He cites the example of a bank that failed a compliance audit then followed the approach recommended above and passed its next audit with flying colours. “All CIOs can relate to the stressors surrounding compliance and audits, and need to have confidence that the business can pass these. Automation is one tool in their toolkit that can make their job that little bit easier.”

Barnard talks about how vulnerability patching can impact availability, referencing a business in the telecommunications sector that not only improved its patching management and compliance processes, but also added workflows around pre- and post-steps to reduce the time it takes to deploy updates, saving the business hours on every patch cycle, not to mention the massive cost savings incurred.

“We’d all like to believe if you get a patch from one of the bigger operating system purveyors it’ll just work, and mostly it will, but unfortunately the one time it doesn’t, it can bring down entire network, or it conflicts with other areas of installation, causing massive disruption. We recommend a rollback procedure that allows you to go back to the last known safe state, so that you can resume operations while figuring out why the patch is causing issues.”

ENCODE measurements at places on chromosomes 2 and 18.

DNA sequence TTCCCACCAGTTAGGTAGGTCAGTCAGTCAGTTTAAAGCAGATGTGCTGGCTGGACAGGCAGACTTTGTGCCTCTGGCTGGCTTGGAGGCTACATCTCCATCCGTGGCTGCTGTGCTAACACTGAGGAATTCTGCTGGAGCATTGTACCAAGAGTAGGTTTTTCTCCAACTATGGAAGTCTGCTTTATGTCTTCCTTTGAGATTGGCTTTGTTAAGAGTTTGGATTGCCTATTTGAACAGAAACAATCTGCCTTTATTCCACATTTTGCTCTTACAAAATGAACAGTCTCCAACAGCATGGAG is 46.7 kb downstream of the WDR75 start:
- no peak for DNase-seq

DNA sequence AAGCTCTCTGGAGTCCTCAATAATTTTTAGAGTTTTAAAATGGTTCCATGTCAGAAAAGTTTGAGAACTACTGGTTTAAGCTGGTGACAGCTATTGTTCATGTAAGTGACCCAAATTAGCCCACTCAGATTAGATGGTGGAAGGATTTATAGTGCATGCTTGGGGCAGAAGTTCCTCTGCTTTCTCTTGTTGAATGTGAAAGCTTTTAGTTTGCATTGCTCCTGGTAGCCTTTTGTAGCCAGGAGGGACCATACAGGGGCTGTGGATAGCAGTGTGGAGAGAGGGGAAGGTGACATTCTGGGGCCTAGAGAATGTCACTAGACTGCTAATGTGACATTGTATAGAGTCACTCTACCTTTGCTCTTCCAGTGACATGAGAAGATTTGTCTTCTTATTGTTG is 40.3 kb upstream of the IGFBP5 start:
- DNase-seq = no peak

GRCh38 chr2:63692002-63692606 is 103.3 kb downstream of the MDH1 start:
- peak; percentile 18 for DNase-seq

Barnard explains why patches can’t just be rolled out and where automation comes into play. “You have to be certain that you’ll still be able to deliver service after the update, which requires a fair amount of manual effort if you don’t have an automation tool to do that for you. Being compliant entails hardening the server and closing any gaps to make it harder to hack, but a patch might require that gap in order to work, so automating can help overcome this type of issue and reduce the time and cost factor.”

Attempting to explain the intricacies involved, Burger draws on the analogy of self-driving cars. “An operating system gives a piece of hardware instructions on how to work. In a self-driving vehicle, the operating system tells the car where to drive and on what road, but because of variables such as potholes, robots that don’t work and road works, each environment has a certain level of uniqueness. So when you load a patch, it issues a new instruction, but it needs to identify existing potholes. That’s why a patch might work in certain environments but not in all.“

The CIO failing to get to grips with vulnerability and compliance can have far-reaching implications beyond being called into the boardroom. “While local legislation such as POPIA and other standards need to be complied with, internationally this type of legislation can be backed up by large fines or even a prison sentence.” Barnard cites the example of when local bank Absa was affiliated with Barclays Bank and therefore had to comply with international regulations: “It would have incurred massive fines if it hadn’t been compliant with the prerequisite legislation.”